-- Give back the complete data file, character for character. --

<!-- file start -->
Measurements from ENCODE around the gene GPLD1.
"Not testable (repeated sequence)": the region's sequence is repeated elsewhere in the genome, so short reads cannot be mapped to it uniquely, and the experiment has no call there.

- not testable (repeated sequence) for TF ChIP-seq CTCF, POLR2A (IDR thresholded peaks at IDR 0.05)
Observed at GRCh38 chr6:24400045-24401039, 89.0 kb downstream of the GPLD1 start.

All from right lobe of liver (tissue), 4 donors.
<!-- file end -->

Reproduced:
Measurements from ENCODE around the gene GPLD1.
"Not testable (repeated sequence)": the region's sequence is repeated elsewhere in the genome, so short reads cannot be mapped to it uniquely, and the experiment has no call there.

- not testable (repeated sequence) for TF ChIP-seq CTCF, POLR2A (IDR thresholded peaks at IDR 0.05)
Observed at GRCh38 chr6:24400045-24401039, 89.0 kb downstream of the GPLD1 start.

All from right lobe of liver (tissue), 4 donors.